Properties of Waves: Lesson for Kids

Instructor: Michelle Jones

Michelle has taught at the elementary level and has earned a master's degree.

What did one ocean say to the other ocean? just waved! Whether in the ocean or moving through the air through sound or light, all waves have certain properties. This lesson will explain some basic properties of waves.

Fun and Useful Waves

When Charlie visited the ocean with his family, he loved playing in the waves. As he stood in one spot and let the waves crash into him, he noticed that there was a pattern to the wave action. The water would rise up to a certain point, then fall back down. The distance between the waves seemed to be similar too. It reminded him of the seesaw he rides on the playground.

Ocean waves are easy to observe because we can see them. But when you hear a sound or see a light, you are also experiencing a different kind of wave action. To find out more about the properties of waves, Charlie decides to compare what he knows about them to how a seesaw works.

Crest and Trough

These two properties are actually opposites of each other. The crest is the highest point of the wave. The trough is the lowest point of the wave. Every complete wave cycle has one crest and one trough. When looking at an ocean wave, it is easy to spot the crest, but the trough is actually under the water.

As he looked at the waves, Charlie realized that when a seesaw is at the very top, right before it comes down, that's like the crest of a wave. Then, when it is all the way down at the ground, that would be considered the trough.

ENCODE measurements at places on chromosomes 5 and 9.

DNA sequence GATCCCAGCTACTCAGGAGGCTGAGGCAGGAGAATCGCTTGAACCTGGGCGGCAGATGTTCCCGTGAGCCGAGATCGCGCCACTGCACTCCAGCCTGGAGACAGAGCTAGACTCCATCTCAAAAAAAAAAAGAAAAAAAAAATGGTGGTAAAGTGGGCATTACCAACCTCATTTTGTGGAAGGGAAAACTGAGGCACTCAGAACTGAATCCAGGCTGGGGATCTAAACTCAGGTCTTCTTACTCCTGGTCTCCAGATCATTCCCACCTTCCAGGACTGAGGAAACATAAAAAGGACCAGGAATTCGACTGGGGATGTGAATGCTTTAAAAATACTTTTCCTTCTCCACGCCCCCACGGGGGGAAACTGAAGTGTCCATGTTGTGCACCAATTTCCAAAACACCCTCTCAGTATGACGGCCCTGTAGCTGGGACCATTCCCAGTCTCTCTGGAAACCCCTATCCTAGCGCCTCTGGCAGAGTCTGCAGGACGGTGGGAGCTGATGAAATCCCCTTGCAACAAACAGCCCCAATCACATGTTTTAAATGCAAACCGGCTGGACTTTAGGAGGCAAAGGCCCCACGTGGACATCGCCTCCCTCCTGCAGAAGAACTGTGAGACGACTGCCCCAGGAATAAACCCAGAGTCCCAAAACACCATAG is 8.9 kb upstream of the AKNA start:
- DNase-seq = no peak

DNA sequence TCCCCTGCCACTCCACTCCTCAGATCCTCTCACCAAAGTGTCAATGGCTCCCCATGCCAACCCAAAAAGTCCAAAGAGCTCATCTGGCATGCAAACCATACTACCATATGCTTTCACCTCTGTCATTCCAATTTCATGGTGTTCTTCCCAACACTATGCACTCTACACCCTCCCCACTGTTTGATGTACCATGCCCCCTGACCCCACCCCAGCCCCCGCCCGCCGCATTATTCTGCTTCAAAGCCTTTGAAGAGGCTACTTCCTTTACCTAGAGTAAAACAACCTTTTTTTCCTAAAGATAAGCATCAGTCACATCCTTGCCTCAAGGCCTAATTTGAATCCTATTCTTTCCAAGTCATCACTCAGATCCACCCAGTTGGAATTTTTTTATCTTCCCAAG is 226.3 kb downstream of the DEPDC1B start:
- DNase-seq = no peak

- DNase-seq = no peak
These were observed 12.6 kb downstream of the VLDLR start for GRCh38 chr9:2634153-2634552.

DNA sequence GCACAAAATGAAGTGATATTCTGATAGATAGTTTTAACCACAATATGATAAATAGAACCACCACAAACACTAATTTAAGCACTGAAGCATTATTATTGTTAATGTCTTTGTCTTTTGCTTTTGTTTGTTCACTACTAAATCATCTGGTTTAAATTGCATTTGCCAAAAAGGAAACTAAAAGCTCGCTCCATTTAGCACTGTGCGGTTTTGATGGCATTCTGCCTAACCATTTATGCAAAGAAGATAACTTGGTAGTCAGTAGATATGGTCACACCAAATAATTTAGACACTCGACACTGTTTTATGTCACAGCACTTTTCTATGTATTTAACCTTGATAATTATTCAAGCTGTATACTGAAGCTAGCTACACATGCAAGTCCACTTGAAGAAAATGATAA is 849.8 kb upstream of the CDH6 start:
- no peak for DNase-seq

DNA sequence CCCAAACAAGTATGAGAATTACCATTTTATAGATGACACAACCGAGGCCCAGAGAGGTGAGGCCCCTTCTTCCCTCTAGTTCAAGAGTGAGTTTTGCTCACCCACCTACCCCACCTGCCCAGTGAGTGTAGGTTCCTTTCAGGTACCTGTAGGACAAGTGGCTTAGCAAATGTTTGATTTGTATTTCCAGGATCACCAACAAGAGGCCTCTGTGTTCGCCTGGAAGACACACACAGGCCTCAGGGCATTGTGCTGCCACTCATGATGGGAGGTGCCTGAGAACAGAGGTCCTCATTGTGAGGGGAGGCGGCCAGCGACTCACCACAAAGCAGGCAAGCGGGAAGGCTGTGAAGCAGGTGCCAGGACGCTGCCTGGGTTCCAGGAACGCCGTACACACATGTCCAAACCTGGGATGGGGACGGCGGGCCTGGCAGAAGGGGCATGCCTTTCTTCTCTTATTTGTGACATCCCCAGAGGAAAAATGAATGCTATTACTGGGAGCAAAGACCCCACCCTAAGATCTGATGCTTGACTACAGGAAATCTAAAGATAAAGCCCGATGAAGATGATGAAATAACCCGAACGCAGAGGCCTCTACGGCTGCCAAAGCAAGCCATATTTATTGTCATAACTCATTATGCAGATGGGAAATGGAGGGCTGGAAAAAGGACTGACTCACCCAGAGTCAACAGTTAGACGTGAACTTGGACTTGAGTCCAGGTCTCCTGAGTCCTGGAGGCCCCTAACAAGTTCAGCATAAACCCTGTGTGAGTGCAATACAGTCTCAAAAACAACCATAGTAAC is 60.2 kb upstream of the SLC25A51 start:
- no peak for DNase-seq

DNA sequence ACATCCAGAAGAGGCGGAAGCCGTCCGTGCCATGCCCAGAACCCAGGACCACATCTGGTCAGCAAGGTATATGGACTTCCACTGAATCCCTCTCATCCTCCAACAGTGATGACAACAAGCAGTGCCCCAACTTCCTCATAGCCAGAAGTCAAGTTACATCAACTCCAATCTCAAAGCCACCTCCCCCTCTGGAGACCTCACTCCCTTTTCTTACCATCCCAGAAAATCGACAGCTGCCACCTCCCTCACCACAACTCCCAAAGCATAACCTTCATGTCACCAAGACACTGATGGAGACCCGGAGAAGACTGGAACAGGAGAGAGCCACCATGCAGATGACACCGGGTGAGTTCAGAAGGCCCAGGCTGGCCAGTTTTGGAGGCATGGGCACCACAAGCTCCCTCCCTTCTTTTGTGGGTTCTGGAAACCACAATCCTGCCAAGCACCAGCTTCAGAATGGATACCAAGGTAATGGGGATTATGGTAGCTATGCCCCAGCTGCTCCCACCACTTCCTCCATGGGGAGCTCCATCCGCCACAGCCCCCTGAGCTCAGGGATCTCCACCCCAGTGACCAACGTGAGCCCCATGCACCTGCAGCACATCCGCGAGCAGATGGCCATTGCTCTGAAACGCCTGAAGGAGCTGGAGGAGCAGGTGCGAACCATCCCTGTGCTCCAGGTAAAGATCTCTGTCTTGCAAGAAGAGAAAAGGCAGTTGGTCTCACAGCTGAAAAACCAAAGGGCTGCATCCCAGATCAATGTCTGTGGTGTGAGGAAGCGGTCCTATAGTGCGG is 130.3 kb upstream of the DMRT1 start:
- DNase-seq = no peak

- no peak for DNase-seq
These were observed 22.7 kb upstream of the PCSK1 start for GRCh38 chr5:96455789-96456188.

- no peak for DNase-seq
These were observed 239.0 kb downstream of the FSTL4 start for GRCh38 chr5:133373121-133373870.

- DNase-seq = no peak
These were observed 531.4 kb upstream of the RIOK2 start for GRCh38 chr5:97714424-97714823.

A complete wave cycle has one crest and one trough. Two cycles are shown here.
Diagram of wave crest and trough


Wave crests and troughs are necessary to measure the amplitude of a wave. Amplitude is the distance from a wave's crest to its resting position, the point in the wave where it is not moving any air or water. It can also be measured from a wave's trough to its resting position.

The resting position of a wave is similar to a seesaw when both sides are balanced and not moving up or down. Charlie decides to measure the amplitude of the seesaw when his friends are on it. He starts his measurement at the point when the seesaw is balanced, and ends it when one side is at the very bottom.

You can think of amplitude as half of the total wave height from crest to trough. The higher the wave moves up and down, the bigger the amplitude. Higher amplitudes result in more powerful ocean waves, louder sounds, and brighter light.

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